I think "The Big Year" failed mostly because of its leads, not in spite of them. That doesn't mean they do a poor job at all, on the contrary, but it's really a very confusing production when it comes to marketing and expectations.

It's not a bad movie at all, it's sort of cute in a low-key and philosophical kind of way, but it's not really a pure-bred comedy and you probably won't do much more than chuckle here and there. That's where the confusion sets in, because you have three very high profile leads that are first and foremost famous for being comedians. And when the premise is as obviously boring (to most people) as bird-watching, you sort of expect it to be, ironically, hilarious. How would they ever dare make a movie with something like this a main theme otherwise, right? Unless it's actually the opposite of what you think when bird-watching is mentioned? I think that's what most people expect, and it's not at all what they get. It doesn't really help that the opening title card (as many others have pointed out) is the funniest moment in the movie, stating: "This is a true story. Only the facts have been changed". This sets the tone for exactly the kind of movie you were expecting, but not at all for the actual movie that follows. For me it took most of the movie to really get on board with what they were doing here, and I have to say I nearly gave up halfway through. I think this movie would do better being marketed differently and with less famous comedy actors in the lead roles, even though they're doing a good job as it is. It really is a nice little movie, just not a very funny comedy.
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Defies belief
29 October 2009
It's always great comedy when crew members are the only ones voting and writing comments for a film. But if you, like me, can't believe the high IMDb-rating at this point (6.2 after 43 votes) -- don't worry. As more people (poor bastards) make the mistake of watching this, it'll sort itself out. There's really not much to say about this that the term "homemade disaster" can't describe on it's own. And I do mean disaster, the acting is such that I've never seen anything like it even for this genre. Come to think of it, I've honestly seen better in several hardcore flicks, and by the time the first scene is halfway through, you'll understand that I'm in no way exaggerating. I don't know the budget of this production, but we're probably talking about 4 figures -- the whole look and feel of it in the way of props, lighting and camera work is way, way below the standard even for soft core movies in general. A few gorgeous girls among the cast help (for instance A.J. Khan, who somehow also delivers one of the best performances), but sadly they're a severe minority. You really, really don't wish this movie upon yourself.
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The twist is: there aren't any
1 October 2009
Warning: Spoilers
Let me first say, I haven't seen the original from 1974. But when it comes to this version: It's not a bad movie, per se. It's just that you expect so much more. When both director Tony Scott and actors like Denzel Washington, John Travolta, John Turturro and James Gandolfini are involved, you expect the script to have an intelligent plot with some surprises along the way. I read several places before watching it that it would have "plot twists". I'm afraid there aren't any. Anyone with half a brain will suspect early on that 10 million dollars is way too low a sum to ask for in this context, and on cue, not that far into the movie, we of course discover he's aiming to get the "real" money from somewhere else.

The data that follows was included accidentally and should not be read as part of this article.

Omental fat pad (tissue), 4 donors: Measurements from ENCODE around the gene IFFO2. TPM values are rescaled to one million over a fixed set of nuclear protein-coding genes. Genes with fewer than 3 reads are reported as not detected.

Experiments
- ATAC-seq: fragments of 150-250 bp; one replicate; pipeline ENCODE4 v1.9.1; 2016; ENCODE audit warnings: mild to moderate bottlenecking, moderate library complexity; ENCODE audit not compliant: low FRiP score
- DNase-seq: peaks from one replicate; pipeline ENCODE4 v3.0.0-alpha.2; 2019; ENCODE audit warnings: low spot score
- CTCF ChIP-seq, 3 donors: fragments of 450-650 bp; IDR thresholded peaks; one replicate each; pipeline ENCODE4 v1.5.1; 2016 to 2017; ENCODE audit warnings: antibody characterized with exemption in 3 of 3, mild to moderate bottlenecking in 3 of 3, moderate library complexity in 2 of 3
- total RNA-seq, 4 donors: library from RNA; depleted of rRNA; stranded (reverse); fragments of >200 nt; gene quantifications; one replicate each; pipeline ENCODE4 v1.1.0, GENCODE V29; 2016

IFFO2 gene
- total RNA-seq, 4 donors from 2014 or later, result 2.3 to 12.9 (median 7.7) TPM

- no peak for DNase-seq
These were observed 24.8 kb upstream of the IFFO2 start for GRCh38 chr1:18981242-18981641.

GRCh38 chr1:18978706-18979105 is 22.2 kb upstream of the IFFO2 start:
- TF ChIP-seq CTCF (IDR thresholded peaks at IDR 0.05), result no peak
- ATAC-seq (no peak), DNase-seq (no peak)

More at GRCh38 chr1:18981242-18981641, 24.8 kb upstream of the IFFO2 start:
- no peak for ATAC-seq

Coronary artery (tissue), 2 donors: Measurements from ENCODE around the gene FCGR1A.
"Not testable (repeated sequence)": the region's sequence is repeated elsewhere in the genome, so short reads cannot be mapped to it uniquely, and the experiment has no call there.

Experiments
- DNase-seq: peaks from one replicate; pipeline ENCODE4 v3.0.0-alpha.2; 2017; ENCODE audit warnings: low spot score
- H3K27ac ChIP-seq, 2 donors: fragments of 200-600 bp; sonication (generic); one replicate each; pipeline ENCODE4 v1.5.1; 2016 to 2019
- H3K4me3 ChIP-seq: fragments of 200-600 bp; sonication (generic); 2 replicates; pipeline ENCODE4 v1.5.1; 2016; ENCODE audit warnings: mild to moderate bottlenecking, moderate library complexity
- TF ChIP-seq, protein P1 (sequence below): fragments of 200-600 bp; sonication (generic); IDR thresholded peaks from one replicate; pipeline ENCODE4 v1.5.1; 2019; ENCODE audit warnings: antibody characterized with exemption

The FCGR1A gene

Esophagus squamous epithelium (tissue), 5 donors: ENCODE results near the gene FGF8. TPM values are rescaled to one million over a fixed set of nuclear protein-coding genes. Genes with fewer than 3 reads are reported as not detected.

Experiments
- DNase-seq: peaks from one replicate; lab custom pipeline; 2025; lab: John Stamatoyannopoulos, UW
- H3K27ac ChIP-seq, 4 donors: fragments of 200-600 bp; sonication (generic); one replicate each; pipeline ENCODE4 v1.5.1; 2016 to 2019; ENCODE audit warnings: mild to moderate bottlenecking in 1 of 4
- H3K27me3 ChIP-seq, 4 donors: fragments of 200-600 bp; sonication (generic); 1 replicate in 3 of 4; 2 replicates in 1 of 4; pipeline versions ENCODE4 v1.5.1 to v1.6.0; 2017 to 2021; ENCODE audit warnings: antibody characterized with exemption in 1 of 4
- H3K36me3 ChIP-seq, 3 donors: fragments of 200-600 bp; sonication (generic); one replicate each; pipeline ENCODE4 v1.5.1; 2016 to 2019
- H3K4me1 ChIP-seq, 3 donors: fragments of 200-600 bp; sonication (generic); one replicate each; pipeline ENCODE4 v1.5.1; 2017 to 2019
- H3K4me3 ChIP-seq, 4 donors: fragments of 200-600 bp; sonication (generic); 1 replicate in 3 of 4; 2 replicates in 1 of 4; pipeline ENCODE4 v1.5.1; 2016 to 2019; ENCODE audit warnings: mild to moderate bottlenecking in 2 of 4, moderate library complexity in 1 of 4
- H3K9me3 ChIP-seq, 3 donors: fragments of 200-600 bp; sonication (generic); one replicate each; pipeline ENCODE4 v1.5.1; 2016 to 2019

I kept watching half in disbelief, and I gotta say I was pretty disappointed when the end credits started. It's just a very straight-forward, 13-a-dozen action thriller with very little actual suspense. The whole premise seems to rest on us being worried for the hostages. But at no point do we get to know any of them even remotely well enough to care much. (I'm not saying I wouldn't care if 18 people I don't know are killed, but let's be honest, in a movie like this it doesn't really raise your heartbeat).

It's not an awful movie in any way, it's just shockingly plain and devoid of plot for a movie this big and with names that huge both sides of the camera.
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The Compass (2009)
14 September 2009
A pathetic attempt to cash in on the already quasi-cheesy phenomenon that is "The Secret". Yes, some of the ground principles are certainly good, but even if you believe in the Law of Attraction -- as originally described by Abraham-Hicks (who interestingly enough pulled out of "The Secret" after seeing the results) -- this film does not seem very convincing. I don't know about you, but I thought quite a few of the people who were interviewed in "The Secret" came across as less than reliable and just plain cheesy. They're all here as well, and its all bound together by the most tacky, amateurishly filmed "story" you can imagine -- topped with horrible music by a third rate folk singer trying to cram as many clichés as possible into his lifeless tunes. Stay clear, and seek out the source instead. Any original work by Abraham-Hicks will tell you all you need to know, in a much clearer and more sensible way than this drivel.
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Battlestar Galactica (2004–2009)
Wake up and smell the oil
26 March 2007
Sci-Fi series set in a deep space environment have a tendency to be all about high browed aliens with bad plastic make-up and sleek-looking spaceships displaying shiny interior design, clean surfaces and neatly vacuumed wall-to-wall carpet. To me, series like Star Trek and Babylon Five come across as Disneyfied plastic shows -- while they can be entertaining, they're never ever believable. Not so with Battlestar Galactica. This is a series where you can smell the oil dripping off the battered remains of the fleet, where you'll believe in the characters and most importantly, where you'll *care* what happens to them. This isn't simply a soap opera set in space, it's a series as fascinating and innovative in the fields of story, script, dialogue and character portrayal as it is in special effects and story driven action. If you don't like Battlestar Galactica, I'd say there's a good chance you don't like moving pictures.